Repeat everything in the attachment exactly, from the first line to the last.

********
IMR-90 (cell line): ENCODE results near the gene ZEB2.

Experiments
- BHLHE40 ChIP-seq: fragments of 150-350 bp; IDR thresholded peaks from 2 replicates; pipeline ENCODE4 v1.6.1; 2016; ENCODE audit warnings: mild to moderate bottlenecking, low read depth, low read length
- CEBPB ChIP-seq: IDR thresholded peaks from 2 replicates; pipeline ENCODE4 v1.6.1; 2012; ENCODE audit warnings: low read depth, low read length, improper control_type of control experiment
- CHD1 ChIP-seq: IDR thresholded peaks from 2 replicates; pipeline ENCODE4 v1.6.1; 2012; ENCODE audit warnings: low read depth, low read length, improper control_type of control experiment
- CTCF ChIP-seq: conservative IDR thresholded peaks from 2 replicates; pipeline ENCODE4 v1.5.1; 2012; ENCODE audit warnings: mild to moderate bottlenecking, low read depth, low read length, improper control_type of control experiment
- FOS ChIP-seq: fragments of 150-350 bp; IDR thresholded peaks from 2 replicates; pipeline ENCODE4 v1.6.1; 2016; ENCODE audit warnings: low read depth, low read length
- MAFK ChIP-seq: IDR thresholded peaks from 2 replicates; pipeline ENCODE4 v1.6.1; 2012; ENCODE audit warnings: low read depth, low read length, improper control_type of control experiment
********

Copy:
IMR-90 (cell line): ENCODE results near the gene ZEB2.

Experiments
- BHLHE40 ChIP-seq: fragments of 150-350 bp; IDR thresholded peaks from 2 replicates; pipeline ENCODE4 v1.6.1; 2016; ENCODE audit warnings: mild to moderate bottlenecking, low read depth, low read length
- CEBPB ChIP-seq: IDR thresholded peaks from 2 replicates; pipeline ENCODE4 v1.6.1; 2012; ENCODE audit warnings: low read depth, low read length, improper control_type of control experiment
- CHD1 ChIP-seq: IDR thresholded peaks from 2 replicates; pipeline ENCODE4 v1.6.1; 2012; ENCODE audit warnings: low read depth, low read length, improper control_type of control experiment
- CTCF ChIP-seq: conservative IDR thresholded peaks from 2 replicates; pipeline ENCODE4 v1.5.1; 2012; ENCODE audit warnings: mild to moderate bottlenecking, low read depth, low read length, improper control_type of control experiment
- FOS ChIP-seq: fragments of 150-350 bp; IDR thresholded peaks from 2 replicates; pipeline ENCODE4 v1.6.1; 2016; ENCODE audit warnings: low read depth, low read length
- MAFK ChIP-seq: IDR thresholded peaks from 2 replicates; pipeline ENCODE4 v1.6.1; 2012; ENCODE audit warnings: low read depth, low read length, improper control_type of control experiment